In 2012, I graduated college with a degree in International Relations and entered the job market. After a long and frustrating search, I landed a writing job at a children’s hospital, and a few years later, a healthcare IT company. My knowledge of the UN, parliamentary procedure, and peacekeeping hasn’t gotten much richer in the past six years, but I’ve picked up some interesting tidbits along the way:
- Until a few years ago, Rwanda had fewer than 20 pediatricians in the entire country.
- There are still a few people who use iron lungs, which were invented to help polio patients with advanced symptoms breathe.
- Because neuroimaging technology is designed mainly for adults, there’s still a lot we don’t know about infant brains
- The total length of all the body’s arteries, capillaries and veins can reach up to 60,000 miles — enough to wrap around the earth twice.
- Vintage music tee-shirts are really, really expensive.
I learned all this and so much more by interviewing people for stories — patient stories, profiles, historical features, and more. The last one, about vintage clothing, I learned last week when I started working on the second project of my UX Design immersive at General Assembly. UX design and writing might not have a ton in common, but they do both provide fodder for anyone curious about the world.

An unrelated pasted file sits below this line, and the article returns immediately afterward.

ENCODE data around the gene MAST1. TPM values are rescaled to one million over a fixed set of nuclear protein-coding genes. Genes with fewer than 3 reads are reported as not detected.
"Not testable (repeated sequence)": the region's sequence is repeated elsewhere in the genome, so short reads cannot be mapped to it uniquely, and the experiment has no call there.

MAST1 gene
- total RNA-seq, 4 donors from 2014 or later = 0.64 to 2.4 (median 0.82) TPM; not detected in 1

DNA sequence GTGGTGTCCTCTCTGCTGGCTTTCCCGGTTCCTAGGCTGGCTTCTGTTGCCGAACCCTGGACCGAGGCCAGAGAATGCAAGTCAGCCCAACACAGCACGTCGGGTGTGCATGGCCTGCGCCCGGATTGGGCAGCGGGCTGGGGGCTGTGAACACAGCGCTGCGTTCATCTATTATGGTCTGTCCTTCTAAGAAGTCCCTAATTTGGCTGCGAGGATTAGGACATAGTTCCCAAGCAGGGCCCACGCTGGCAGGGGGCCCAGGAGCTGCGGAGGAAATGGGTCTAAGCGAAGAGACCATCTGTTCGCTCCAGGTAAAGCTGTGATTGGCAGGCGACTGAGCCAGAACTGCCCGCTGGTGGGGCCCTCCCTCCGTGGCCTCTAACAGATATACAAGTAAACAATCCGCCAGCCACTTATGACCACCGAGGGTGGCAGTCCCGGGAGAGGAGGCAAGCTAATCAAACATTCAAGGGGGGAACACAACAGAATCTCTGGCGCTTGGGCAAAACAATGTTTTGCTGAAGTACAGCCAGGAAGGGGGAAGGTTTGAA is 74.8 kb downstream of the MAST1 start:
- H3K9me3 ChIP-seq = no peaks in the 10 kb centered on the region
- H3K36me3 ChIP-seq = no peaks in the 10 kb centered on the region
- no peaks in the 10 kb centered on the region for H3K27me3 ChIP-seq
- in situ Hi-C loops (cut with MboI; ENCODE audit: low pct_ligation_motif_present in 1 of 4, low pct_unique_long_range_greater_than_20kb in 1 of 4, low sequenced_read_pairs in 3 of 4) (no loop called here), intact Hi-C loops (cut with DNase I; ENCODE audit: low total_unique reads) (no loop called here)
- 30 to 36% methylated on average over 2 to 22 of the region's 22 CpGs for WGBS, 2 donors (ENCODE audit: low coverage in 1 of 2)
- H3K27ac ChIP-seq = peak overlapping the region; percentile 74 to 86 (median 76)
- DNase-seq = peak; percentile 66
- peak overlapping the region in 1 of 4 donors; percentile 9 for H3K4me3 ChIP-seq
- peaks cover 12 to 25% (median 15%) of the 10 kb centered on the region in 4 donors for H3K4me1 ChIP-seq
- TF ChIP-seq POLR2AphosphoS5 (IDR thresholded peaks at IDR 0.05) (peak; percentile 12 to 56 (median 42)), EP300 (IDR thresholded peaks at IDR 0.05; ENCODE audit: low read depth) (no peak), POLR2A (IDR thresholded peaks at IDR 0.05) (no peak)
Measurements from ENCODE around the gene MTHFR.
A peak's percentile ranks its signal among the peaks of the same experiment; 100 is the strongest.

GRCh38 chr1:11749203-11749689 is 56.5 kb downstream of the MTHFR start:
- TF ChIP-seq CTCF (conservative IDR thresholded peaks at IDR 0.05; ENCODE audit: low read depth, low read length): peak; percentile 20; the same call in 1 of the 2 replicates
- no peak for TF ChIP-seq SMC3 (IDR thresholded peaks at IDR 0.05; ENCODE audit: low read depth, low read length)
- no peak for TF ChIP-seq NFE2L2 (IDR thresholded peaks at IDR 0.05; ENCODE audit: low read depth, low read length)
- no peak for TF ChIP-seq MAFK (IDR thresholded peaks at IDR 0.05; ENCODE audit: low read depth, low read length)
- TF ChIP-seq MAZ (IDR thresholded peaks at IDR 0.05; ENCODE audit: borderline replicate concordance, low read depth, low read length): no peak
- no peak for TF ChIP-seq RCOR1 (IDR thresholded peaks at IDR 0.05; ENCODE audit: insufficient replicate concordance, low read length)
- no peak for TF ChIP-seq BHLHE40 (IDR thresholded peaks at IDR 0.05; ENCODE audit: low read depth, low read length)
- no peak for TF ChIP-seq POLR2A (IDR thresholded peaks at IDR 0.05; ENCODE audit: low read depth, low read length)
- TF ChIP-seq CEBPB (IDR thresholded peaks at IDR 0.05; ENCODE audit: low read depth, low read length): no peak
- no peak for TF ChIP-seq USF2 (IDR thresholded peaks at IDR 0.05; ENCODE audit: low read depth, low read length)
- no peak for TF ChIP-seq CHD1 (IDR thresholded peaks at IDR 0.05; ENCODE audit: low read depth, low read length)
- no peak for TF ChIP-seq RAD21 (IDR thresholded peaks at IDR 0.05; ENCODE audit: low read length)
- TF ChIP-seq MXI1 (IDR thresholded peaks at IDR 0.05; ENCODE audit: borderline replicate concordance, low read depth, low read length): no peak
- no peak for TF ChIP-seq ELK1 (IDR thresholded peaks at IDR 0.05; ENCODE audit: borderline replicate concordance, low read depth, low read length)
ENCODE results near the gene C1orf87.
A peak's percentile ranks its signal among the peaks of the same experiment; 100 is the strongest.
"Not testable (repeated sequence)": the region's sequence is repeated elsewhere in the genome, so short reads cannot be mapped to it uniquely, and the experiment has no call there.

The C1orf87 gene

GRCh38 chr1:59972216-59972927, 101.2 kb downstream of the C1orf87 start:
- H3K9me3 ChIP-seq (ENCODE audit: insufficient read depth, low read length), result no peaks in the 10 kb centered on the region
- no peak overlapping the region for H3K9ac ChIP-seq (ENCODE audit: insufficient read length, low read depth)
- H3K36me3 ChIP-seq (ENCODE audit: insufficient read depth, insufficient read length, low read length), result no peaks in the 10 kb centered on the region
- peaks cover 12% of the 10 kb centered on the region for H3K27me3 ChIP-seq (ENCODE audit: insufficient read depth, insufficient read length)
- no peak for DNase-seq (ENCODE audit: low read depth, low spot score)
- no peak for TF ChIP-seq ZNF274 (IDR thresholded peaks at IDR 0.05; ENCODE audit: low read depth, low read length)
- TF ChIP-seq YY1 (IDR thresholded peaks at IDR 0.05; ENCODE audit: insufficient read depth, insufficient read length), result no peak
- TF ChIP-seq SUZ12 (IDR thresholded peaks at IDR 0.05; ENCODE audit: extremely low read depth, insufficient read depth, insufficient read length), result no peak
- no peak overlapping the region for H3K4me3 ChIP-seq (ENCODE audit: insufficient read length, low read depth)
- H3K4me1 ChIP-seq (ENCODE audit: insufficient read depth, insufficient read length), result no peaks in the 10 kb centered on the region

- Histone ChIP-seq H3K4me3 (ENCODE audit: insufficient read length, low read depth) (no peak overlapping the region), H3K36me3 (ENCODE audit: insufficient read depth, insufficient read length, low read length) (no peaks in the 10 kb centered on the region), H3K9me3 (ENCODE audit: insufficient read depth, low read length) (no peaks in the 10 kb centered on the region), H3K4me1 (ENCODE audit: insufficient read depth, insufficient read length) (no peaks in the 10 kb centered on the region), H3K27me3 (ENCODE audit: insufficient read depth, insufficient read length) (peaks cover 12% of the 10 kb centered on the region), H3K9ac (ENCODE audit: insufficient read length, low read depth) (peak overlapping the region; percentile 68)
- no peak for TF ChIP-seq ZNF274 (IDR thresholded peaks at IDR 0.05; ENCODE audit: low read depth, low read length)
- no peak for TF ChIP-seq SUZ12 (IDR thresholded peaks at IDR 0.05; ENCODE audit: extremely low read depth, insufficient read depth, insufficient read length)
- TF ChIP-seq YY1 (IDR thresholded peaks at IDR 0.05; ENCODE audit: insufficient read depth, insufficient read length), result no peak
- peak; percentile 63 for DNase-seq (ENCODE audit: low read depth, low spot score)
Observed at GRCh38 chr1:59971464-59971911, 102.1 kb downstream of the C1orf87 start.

Being a good — or decent — writer means being curious about the world. And one of the best parts of writing is learning a little more than you knew the day before about the world and the people in it. It’s not so different in UX, as I’m learning. So much of good UX design is about asking the right questions. If someone doesn’t have enough time to cook breakfast in the morning, don’t make them a meal prep kit. Ask them why. Then ask them why again. Pretty soon, you’ll end up in a place neither of you expected to be.
It’s only the third week of my program, though it feels like I’ve been in it for much longer, but I’m excited about all the things I’m not expecting to learn during the next part of my career. In the meantime, the list of things I don’t know at all continues to grow, including: